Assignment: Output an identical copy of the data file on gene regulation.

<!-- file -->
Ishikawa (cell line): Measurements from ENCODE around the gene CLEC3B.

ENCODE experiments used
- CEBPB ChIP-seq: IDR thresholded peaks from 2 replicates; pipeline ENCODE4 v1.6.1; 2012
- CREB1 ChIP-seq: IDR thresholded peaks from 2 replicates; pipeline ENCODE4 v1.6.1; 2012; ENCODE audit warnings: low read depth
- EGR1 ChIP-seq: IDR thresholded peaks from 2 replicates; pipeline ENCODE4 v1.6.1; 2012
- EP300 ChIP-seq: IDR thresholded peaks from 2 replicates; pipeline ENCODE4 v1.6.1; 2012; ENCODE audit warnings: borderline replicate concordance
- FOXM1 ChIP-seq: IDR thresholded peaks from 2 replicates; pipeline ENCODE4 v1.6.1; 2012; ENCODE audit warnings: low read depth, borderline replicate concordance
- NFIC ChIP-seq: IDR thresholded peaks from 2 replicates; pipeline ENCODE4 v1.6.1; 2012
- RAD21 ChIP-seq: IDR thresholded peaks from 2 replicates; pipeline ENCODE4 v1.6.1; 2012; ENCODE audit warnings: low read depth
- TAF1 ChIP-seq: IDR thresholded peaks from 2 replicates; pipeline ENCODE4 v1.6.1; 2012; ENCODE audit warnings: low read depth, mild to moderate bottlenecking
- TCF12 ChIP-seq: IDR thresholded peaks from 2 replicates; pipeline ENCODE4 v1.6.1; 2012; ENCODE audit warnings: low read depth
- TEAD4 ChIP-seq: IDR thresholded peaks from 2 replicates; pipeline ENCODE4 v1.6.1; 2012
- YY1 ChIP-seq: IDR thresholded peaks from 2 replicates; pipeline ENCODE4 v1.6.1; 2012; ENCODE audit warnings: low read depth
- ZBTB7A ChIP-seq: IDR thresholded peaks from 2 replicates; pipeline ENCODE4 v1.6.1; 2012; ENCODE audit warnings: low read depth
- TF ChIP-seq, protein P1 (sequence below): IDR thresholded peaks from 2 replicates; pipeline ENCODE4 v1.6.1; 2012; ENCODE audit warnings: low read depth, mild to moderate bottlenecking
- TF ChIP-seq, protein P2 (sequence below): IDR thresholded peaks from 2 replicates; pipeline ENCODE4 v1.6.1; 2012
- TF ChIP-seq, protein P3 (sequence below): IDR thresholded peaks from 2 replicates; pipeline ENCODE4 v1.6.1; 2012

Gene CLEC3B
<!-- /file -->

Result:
Ishikawa (cell line): Measurements from ENCODE around the gene CLEC3B.

ENCODE experiments used
- CEBPB ChIP-seq: IDR thresholded peaks from 2 replicates; pipeline ENCODE4 v1.6.1; 2012
- CREB1 ChIP-seq: IDR thresholded peaks from 2 replicates; pipeline ENCODE4 v1.6.1; 2012; ENCODE audit warnings: low read depth
- EGR1 ChIP-seq: IDR thresholded peaks from 2 replicates; pipeline ENCODE4 v1.6.1; 2012
- EP300 ChIP-seq: IDR thresholded peaks from 2 replicates; pipeline ENCODE4 v1.6.1; 2012; ENCODE audit warnings: borderline replicate concordance
- FOXM1 ChIP-seq: IDR thresholded peaks from 2 replicates; pipeline ENCODE4 v1.6.1; 2012; ENCODE audit warnings: low read depth, borderline replicate concordance
- NFIC ChIP-seq: IDR thresholded peaks from 2 replicates; pipeline ENCODE4 v1.6.1; 2012
- RAD21 ChIP-seq: IDR thresholded peaks from 2 replicates; pipeline ENCODE4 v1.6.1; 2012; ENCODE audit warnings: low read depth
- TAF1 ChIP-seq: IDR thresholded peaks from 2 replicates; pipeline ENCODE4 v1.6.1; 2012; ENCODE audit warnings: low read depth, mild to moderate bottlenecking
- TCF12 ChIP-seq: IDR thresholded peaks from 2 replicates; pipeline ENCODE4 v1.6.1; 2012; ENCODE audit warnings: low read depth
- TEAD4 ChIP-seq: IDR thresholded peaks from 2 replicates; pipeline ENCODE4 v1.6.1; 2012
- YY1 ChIP-seq: IDR thresholded peaks from 2 replicates; pipeline ENCODE4 v1.6.1; 2012; ENCODE audit warnings: low read depth
- ZBTB7A ChIP-seq: IDR thresholded peaks from 2 replicates; pipeline ENCODE4 v1.6.1; 2012; ENCODE audit warnings: low read depth
- TF ChIP-seq, protein P1 (sequence below): IDR thresholded peaks from 2 replicates; pipeline ENCODE4 v1.6.1; 2012; ENCODE audit warnings: low read depth, mild to moderate bottlenecking
- TF ChIP-seq, protein P2 (sequence below): IDR thresholded peaks from 2 replicates; pipeline ENCODE4 v1.6.1; 2012
- TF ChIP-seq, protein P3 (sequence below): IDR thresholded peaks from 2 replicates; pipeline ENCODE4 v1.6.1; 2012

Gene CLEC3B